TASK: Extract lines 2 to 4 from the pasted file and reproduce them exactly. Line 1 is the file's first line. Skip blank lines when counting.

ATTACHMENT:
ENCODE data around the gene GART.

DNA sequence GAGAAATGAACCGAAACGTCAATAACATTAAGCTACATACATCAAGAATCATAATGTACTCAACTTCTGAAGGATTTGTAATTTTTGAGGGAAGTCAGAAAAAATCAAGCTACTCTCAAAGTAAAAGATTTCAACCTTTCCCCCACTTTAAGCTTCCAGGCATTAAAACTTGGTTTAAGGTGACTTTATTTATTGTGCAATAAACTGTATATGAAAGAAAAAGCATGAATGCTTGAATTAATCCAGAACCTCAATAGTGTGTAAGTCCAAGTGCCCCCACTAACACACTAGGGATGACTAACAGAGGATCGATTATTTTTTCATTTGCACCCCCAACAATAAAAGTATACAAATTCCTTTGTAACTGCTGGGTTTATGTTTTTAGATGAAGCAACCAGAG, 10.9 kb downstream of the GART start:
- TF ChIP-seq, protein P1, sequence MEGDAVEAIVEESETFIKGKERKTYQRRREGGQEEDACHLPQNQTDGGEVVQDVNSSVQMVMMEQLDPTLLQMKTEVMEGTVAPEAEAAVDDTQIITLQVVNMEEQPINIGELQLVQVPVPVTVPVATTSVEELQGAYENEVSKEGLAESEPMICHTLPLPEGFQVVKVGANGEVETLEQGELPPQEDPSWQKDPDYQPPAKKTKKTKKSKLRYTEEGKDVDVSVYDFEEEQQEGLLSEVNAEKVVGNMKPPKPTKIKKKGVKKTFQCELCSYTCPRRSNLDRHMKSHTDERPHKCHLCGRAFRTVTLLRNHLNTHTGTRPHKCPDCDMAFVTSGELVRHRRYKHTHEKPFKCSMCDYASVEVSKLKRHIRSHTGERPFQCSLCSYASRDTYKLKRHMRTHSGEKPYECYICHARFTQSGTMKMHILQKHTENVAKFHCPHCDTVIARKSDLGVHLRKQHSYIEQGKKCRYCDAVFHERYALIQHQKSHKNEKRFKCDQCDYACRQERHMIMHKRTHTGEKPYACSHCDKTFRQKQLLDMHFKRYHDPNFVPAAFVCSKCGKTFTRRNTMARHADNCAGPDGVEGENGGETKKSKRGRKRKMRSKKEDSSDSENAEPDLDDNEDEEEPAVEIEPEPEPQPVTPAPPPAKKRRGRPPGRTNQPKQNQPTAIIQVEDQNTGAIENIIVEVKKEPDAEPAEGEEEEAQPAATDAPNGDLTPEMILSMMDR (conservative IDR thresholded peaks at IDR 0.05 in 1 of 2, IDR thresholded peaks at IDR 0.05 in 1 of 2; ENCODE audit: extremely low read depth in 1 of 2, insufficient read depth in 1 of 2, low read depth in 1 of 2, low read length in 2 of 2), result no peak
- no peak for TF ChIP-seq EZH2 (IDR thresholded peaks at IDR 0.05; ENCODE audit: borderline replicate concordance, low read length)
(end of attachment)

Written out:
DNA sequence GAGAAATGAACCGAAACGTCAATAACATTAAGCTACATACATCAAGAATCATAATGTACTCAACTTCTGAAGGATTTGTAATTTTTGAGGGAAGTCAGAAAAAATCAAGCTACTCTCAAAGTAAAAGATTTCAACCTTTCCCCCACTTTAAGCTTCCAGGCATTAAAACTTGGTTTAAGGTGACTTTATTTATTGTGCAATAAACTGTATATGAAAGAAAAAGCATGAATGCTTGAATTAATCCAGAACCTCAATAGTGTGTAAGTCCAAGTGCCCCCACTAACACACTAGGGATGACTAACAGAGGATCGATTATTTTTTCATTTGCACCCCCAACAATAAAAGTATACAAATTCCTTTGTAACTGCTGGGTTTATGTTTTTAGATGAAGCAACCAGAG, 10.9 kb downstream of the GART start:
- TF ChIP-seq, protein P1, sequence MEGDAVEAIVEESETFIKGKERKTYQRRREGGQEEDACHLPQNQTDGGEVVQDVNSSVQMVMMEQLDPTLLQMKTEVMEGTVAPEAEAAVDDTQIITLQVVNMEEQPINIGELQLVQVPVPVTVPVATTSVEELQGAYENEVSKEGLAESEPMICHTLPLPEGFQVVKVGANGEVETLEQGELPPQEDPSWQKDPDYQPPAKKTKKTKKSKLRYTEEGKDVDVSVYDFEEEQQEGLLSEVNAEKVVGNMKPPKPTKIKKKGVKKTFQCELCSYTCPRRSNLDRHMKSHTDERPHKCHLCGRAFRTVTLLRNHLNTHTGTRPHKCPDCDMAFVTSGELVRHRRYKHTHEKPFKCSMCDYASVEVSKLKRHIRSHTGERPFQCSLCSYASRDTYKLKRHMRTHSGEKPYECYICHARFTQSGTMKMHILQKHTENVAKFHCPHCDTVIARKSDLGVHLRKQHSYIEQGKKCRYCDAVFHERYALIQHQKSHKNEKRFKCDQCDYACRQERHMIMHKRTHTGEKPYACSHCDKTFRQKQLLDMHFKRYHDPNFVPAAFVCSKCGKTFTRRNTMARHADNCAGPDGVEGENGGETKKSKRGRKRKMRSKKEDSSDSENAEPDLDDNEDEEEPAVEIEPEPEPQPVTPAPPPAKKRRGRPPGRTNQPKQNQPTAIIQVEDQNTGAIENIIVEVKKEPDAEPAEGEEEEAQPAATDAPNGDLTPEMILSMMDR (conservative IDR thresholded peaks at IDR 0.05 in 1 of 2, IDR thresholded peaks at IDR 0.05 in 1 of 2; ENCODE audit: extremely low read depth in 1 of 2, insufficient read depth in 1 of 2, low read depth in 1 of 2, low read length in 2 of 2), result no peak
- no peak for TF ChIP-seq EZH2 (IDR thresholded peaks at IDR 0.05; ENCODE audit: borderline replicate concordance, low read length)